Rate Rise Seen Squeezing CMBS Loan Sizes
Conduit lenders say that rising long-term interest rates are likely to lead to a “pinch in proceeds” for borrowers before long.
The 10-year Treasury yield has spiked by 55 bp since Dec. 1, to 2.92% yesterday. For borrowers, some of that increase has been offset by a decline in loan spreads driven by the bond-market rally. But there is more sentiment now than a month ago that long-term rates will continue to rise, fueled by an expanding economy and inflation fears.
If the cost to borrowers does keep increasing, lenders will be pressured to reduce loan sizes in order to maintain debt-service-coverage ratios. In fourth-quarter conduit deals, property cashflows were 2.2 times the amount needed to service debt, reflecting a tightening of credit standards following the implementation of risk-retention regulations. While conduit shops may have some leeway to reduce that ratio, market forces will limit that flexibility.
So far, the impact on borrowers has been muted. For loans already in the origination process, lenders evidently aren’t broadly seeking to renegotiate lower loan sizes. “There’s a lag time in conduit loans,” said one longtime lender. “It often takes three or four months to put a loan together, so you’re not seeing the interest-rate rise reflected yet. It would be premature to say that rising rates have pushed proceeds down. But they will. We’ll probably start to see it in the second quarter.”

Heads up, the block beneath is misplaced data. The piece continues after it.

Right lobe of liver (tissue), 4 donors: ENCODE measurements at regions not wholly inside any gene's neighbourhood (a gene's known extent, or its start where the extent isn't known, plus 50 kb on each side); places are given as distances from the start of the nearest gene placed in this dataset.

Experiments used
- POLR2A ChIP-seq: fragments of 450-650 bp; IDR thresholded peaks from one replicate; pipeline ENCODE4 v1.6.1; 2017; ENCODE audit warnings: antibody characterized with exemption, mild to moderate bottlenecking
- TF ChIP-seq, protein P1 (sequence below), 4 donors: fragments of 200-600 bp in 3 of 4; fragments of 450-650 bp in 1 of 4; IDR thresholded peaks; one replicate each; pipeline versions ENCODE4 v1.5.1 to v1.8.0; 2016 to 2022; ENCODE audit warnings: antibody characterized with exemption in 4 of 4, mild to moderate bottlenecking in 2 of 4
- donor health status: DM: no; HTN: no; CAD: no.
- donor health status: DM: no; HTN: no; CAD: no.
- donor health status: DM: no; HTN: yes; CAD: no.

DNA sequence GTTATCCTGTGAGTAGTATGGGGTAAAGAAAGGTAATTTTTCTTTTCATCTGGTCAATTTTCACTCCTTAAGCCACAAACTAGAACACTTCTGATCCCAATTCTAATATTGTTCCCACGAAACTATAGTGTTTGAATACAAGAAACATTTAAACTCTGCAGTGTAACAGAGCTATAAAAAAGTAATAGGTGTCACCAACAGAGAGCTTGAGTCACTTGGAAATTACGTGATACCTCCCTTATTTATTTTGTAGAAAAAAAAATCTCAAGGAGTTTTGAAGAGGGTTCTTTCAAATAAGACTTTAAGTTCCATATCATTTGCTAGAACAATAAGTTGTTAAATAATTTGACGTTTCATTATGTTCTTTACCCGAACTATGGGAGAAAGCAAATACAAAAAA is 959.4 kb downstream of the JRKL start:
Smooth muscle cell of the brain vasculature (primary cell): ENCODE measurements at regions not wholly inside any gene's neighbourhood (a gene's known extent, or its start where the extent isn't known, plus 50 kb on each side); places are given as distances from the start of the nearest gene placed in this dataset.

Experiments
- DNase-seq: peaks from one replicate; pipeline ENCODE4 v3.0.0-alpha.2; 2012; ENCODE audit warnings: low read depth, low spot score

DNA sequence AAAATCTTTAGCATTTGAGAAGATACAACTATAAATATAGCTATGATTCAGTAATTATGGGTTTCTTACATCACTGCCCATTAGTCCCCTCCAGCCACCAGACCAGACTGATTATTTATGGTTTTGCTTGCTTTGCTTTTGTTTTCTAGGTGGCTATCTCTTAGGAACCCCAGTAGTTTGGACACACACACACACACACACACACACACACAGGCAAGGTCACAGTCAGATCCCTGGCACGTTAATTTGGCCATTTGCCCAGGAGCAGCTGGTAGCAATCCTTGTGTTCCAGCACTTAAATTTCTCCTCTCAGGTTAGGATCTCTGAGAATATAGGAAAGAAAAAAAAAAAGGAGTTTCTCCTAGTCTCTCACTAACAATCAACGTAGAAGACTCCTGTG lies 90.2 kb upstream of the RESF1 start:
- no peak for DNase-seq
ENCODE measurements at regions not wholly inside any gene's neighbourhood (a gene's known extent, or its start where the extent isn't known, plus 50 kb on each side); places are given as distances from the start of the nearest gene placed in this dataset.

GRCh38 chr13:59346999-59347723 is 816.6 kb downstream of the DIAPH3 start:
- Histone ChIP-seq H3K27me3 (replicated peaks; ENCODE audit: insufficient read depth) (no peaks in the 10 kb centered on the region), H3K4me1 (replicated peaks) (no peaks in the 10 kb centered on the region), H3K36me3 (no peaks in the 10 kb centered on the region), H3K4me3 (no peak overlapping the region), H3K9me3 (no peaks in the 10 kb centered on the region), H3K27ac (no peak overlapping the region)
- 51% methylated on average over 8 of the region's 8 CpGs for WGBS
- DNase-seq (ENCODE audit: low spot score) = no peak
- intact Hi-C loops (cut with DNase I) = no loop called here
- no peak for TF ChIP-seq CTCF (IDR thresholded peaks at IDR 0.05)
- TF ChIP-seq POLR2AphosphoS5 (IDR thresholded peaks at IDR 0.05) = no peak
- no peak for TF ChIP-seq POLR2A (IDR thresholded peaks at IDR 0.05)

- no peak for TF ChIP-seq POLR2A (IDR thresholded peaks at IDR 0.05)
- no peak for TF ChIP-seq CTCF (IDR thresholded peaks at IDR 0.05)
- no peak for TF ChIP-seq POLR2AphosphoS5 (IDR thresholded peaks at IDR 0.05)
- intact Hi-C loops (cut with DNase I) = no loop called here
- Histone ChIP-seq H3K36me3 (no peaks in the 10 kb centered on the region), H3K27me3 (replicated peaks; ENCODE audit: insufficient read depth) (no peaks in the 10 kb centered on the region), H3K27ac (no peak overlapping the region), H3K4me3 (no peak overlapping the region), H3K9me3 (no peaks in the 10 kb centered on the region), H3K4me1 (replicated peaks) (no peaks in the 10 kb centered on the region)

That would only add to headwinds faced by the conduit sector. A cyclical downturn in loan maturities and a decline in property acquisitions are already reducing loan demand. While first-quarter commercial MBS issuance has been relatively strong, some conduit pros fear that the volume will tail off later in the year amid soft loan demand.
“Almost every shelf is moving slower than they’d expected, because some lenders here and there are struggling to close their loans,” said one veteran conduit lender. “If you start to see loans getting re-sized, that would only get worse.”
A decrease in the size of senior mortgages could force property owners to use more mezzanine debt. For example, consider an owner that wants to borrow $10 million on a property that generates $900,000 of net operating income. It might currently qualify for a 4.5% senior mortgage, resulting in $450,000 of annual debt service, or a 2:1 debt-service-coverage ratio. But if the rate rises to 5%, the loan’s size would have to be reduced to $9 million to maintain that ratio, leaving the borrower to look elsewhere for the additional $1 million.
One lender at a mezzanine-loan shop said he has fielded a few calls from conduit shops on behalf of borrowers that need supplemental debt because of rising coupons. But such activity has been only sporadic to date, according to conduit pros.
In the past, a shift toward higher interest rates sometimes led to a short-term boost in loan demand, as borrowers moved to refinance early to lock in lower rates. It’s too soon to tell whether that might happen now, according to the CMBS chief at one leading shop, because some property owners think the rate-spike might be short-lived.
“There’s a real mix of opinion on that,” he said. “Some borrowers think they might benefit by waiting, because rates might back up. I think there are just as many people willing to bet that it’ll be better down the road as people who think it’ll be worse.”